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September 1959

Triquin (Triple Synthetic Antimalarial) in Dermatology: Response of Chronic Discoid Lupus Erythematosus, Light-Sensitivity Eruptions, and Miscellaneous Dermatoses

Author Affiliations

San Francisco

From the Division of Dermatology, Department of Medicine, University of California School of Medicine.

AMA Arch Derm. 1959;80(3):339-343. doi:10.1001/archderm.1959.01560210081015


The synthetic antimalarial drugs in recent years have proven to play an important role in the management of lupus erythematosus and light sensitivity eruptions. The use of these drugs was originally stimulated by Page's article on the use of quinacrine (Mepacrine) in the treatment of lupus erythematosus. Light-sensitivity eruptions were also successfully treated and recurrences prevented with quinacrine and chloroquine.2,3 Leeper and Allende4 compared the use of quinacrine, chloroquine, and amodiaquin, and indicated that the latter two were preferable. Plaquenil sulfate5 was reported to be effective in these conditions with a lower incidence of side effects. Schoch,6 in a recent article, reviews the use of the antimalarial drugs in these conditions and gives an extensive bibliography.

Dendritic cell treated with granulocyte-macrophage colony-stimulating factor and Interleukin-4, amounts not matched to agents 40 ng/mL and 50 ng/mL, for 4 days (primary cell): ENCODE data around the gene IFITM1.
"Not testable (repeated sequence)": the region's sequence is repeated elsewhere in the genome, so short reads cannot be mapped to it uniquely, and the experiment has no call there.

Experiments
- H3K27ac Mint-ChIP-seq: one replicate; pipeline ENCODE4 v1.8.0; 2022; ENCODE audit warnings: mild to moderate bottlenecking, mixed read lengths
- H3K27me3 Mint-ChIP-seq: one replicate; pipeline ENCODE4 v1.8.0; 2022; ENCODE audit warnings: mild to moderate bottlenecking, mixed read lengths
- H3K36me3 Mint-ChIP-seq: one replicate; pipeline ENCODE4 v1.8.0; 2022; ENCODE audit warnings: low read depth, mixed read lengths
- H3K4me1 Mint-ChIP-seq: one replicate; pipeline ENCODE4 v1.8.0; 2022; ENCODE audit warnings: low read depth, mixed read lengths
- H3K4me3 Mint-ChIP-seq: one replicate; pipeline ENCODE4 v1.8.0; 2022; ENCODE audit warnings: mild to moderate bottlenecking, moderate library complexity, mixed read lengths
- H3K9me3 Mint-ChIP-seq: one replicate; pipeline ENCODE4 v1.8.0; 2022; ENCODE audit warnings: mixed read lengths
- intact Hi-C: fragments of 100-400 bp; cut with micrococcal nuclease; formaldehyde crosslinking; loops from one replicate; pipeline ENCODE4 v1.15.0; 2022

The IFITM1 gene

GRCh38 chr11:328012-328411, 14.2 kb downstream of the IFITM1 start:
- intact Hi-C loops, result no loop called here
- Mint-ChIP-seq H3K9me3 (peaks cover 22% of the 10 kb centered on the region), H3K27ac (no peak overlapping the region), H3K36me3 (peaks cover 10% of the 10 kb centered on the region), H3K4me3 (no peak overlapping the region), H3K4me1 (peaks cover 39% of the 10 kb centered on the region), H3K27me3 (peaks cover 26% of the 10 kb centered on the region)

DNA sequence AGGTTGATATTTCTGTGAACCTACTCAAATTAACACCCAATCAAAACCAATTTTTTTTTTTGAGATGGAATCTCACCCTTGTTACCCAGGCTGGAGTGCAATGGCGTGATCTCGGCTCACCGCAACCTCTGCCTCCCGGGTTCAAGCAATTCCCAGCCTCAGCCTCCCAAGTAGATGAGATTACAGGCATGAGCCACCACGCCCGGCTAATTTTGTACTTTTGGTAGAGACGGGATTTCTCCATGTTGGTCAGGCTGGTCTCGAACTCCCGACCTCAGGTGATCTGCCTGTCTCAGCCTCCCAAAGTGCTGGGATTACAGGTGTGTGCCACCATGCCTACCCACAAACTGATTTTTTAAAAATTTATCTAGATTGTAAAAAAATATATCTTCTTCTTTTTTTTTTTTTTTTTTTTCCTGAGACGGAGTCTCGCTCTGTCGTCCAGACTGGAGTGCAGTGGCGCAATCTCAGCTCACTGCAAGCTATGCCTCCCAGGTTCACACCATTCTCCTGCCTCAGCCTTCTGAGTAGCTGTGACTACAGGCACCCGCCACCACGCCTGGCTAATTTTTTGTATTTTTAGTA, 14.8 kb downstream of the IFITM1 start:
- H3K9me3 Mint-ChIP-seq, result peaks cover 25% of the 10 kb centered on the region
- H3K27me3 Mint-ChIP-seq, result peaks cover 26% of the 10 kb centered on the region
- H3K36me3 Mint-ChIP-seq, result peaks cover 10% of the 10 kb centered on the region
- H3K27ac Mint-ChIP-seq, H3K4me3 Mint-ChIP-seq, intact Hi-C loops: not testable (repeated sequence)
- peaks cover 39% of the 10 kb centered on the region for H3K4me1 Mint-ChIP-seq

A physician is now faced with the problem of which of the antimalarial drugs to use in order to get a maximum response

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